Alpine skiing: "Greatest in history": Ski world bows to Shiffrin

Mikaela Shiffrin sank into the snow and kissed her skis, then cried in Mama Eileen's arms.

Alpine skiing: "Greatest in history": Ski world bows to Shiffrin

Mikaela Shiffrin sank into the snow and kissed her skis, then cried in Mama Eileen's arms. To the applause of her competitors, the exceptional American athlete celebrated her 82nd World Cup success in Kranjska Gora, with which she equaled the record of her ex-teammate Lindsey Vonn, who retired in 2019.

"I was so nervous that I even had spots on my face. It was a struggle," said the 27-year-old with a trembling voice and laughingly expressed a wish: "Maybe we can finally stop talking about the record now."

Brignone: "She is now the greatest in history"

Whether coaches, race organizers, slope workers or Vonn himself: on Sunday everyone looked with admiration at Shiffrin's fabulous run in the Slovenian mountains. "I knew from the start that she was going to be the one to break all the records. But that she can do it at such a young age is really impressive," Vonn wrote in an op-ed for the AP news agency. Vonn celebrated her 82nd World Cup title in 2018 at the age of 33, while Shiffrin now reached that historic mark six years earlier. "Records are made to be broken," Vonn said.

Around eleven years after her first World Cup start and one year after the Olympic debacle without a medal, Shiffrin is definitely the most successful ski racer in the history of alpine sports. Two Olympic victories, six world championship titles and 82 successes in the World Cup, plus four large crystal globes for the triumph in the overall classification: the supremacy of the 27-year-old is unmistakable. "That was maybe my best skiing today. I hope I can repeat that," said Shiffrin.

In Kranjska Gora, the all-rounder convinced again with her very simple driving style. Her calm and central position of the upper body as well as the round curves were, as so often, close to perfection. Technically, no one can match the thoroughbred driver. "She has been the sportswoman par excellence in all areas for years. Both in terms of athletics and skiing technique. Has no inner and outer layers, stands totally centrally over the ski," praised German Alpine boss Wolfgang Maier about the US superstar last.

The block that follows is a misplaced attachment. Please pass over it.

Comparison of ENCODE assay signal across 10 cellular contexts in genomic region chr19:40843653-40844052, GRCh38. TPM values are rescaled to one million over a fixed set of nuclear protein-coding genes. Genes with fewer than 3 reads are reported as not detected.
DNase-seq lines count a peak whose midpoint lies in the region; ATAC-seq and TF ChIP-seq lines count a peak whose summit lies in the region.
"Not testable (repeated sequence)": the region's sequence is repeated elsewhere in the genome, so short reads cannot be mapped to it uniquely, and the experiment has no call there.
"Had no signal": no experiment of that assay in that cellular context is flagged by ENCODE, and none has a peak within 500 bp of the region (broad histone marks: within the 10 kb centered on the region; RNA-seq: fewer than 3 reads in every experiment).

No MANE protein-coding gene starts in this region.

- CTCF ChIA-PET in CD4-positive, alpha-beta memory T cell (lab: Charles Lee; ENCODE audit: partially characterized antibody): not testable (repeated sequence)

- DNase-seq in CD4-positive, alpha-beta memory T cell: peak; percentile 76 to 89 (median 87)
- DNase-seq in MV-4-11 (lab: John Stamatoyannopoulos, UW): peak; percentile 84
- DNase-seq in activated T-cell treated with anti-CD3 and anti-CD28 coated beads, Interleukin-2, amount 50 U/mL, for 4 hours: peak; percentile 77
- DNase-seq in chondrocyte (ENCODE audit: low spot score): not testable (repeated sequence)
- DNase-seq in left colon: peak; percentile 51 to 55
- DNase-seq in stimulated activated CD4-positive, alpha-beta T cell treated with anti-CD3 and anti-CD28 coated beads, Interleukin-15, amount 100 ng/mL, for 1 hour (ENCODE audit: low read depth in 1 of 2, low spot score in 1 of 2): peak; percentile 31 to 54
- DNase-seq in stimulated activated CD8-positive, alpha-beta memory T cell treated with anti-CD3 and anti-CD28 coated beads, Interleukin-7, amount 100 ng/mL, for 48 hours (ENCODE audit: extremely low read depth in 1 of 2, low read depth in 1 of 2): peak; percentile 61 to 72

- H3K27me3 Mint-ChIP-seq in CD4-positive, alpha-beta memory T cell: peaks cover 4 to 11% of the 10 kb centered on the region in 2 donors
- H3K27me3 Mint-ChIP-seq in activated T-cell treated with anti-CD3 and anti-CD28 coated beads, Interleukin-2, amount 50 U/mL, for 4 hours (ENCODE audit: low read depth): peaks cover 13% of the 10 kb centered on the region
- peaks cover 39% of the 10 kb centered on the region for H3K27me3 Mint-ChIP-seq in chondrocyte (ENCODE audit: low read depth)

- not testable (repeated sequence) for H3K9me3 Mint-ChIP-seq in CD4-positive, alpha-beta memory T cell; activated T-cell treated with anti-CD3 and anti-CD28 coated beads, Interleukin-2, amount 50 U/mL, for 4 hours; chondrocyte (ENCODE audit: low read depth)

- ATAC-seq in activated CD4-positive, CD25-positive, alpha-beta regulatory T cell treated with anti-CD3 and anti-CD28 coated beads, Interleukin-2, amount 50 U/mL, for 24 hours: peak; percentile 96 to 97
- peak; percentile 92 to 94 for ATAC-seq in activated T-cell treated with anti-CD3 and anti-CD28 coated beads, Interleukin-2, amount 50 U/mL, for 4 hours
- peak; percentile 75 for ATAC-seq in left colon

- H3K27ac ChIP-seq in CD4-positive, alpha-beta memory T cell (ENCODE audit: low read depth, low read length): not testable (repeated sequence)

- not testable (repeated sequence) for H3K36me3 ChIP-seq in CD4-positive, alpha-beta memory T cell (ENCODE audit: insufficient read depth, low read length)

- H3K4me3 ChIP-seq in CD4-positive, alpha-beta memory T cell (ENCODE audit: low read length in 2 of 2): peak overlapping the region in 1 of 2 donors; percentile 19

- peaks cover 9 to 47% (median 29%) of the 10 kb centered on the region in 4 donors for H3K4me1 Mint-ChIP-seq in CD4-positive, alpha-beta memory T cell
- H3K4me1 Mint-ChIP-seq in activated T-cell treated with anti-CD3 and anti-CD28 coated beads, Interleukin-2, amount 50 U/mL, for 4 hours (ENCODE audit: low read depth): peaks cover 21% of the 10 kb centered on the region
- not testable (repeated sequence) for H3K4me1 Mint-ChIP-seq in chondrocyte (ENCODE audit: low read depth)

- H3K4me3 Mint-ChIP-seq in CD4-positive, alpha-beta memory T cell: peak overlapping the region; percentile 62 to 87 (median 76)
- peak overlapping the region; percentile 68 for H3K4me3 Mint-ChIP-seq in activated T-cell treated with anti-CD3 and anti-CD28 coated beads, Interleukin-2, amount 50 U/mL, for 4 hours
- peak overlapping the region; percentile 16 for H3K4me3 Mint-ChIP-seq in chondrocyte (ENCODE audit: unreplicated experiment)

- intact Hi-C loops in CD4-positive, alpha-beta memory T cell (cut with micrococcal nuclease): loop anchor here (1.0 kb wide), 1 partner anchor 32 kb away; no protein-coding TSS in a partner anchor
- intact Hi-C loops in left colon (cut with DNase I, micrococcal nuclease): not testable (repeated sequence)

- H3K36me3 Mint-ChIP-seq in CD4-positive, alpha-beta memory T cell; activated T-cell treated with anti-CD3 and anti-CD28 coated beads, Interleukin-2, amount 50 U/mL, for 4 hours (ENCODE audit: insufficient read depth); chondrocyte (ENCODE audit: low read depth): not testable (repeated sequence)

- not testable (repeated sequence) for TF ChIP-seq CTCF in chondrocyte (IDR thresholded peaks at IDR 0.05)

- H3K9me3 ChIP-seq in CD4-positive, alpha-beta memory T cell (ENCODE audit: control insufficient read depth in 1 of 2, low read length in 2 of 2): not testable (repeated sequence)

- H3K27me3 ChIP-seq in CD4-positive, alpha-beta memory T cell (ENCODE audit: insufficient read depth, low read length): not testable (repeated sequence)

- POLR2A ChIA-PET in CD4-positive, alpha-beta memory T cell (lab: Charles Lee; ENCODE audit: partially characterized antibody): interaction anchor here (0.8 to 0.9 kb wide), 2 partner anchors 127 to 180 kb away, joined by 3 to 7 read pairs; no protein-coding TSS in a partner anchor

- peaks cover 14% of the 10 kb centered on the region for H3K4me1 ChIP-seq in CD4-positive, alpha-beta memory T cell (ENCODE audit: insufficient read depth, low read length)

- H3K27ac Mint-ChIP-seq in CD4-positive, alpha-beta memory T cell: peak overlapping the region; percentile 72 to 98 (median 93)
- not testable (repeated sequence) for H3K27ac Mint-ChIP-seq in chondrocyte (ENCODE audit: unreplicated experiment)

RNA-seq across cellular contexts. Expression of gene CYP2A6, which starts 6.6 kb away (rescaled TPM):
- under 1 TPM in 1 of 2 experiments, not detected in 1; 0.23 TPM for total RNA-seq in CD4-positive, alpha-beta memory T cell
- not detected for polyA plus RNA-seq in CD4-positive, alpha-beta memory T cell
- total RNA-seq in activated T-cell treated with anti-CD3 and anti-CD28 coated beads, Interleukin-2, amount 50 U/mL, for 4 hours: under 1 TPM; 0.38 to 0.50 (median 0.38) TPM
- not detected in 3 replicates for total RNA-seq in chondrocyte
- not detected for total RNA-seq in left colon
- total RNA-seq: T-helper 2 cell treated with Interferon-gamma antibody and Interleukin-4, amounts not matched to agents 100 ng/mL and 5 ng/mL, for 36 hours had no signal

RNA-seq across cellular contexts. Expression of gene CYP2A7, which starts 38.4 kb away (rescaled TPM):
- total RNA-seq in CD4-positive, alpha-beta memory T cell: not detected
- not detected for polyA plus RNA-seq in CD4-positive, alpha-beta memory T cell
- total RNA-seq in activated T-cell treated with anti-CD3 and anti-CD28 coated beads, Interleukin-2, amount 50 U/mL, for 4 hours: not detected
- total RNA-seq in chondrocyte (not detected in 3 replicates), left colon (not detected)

Shiffrin's name has long stood for superlatives. In Sochi, the woman from Colorado became the youngest Olympic champion in slalom at the age of 18. At the end of 2018 she was the first skier to win a race in all six World Cup disciplines. In 2019, Shiffrin was at the top of the podium for the fourth consecutive World Cup.

Shiffrin's record hunt isn't over yet

But Shiffrin's career is also riddled with self-doubt. Her self-confidence, built up over many victories, had disappeared in phases. Just like at the Olympics in Beijing, when the American retired in her parade disciplines slalom and giant slalom. She often pondered defeats for a long time. But somehow Shiffrin always managed to get out of the lows. Also from the mental one after her father Jeff died in 2020.

At that time, Shiffrin even thought about ending his career. There was a lack of motivation to torment yourself on the slopes and in the weight rooms every day. Her way out of the torturous hole also led through her friend Aleksander Aamodt Kilde. In the summer of 2021, the American and the Norwegian ski racer made their love public. "Alex was one of the first people Mika enjoyed talking to again," Shiffrin's mother, Eileen, once said.

Shiffrin's record hunt is not over yet. She's missing four successes before she reaches the record set by the legendary Swede Ingemar Stenmark with 86 World Cup victories. Only a matter of time. Everyone in the alpine scene agrees on that. "The sky's the limit for her. I don't think Stenmark is necessarily the benchmark. She's going to set the new standard and we'll just have to see how high she can set it," Vonn said. Shiffrin's wish not to talk about records anymore will probably not come true for the time being.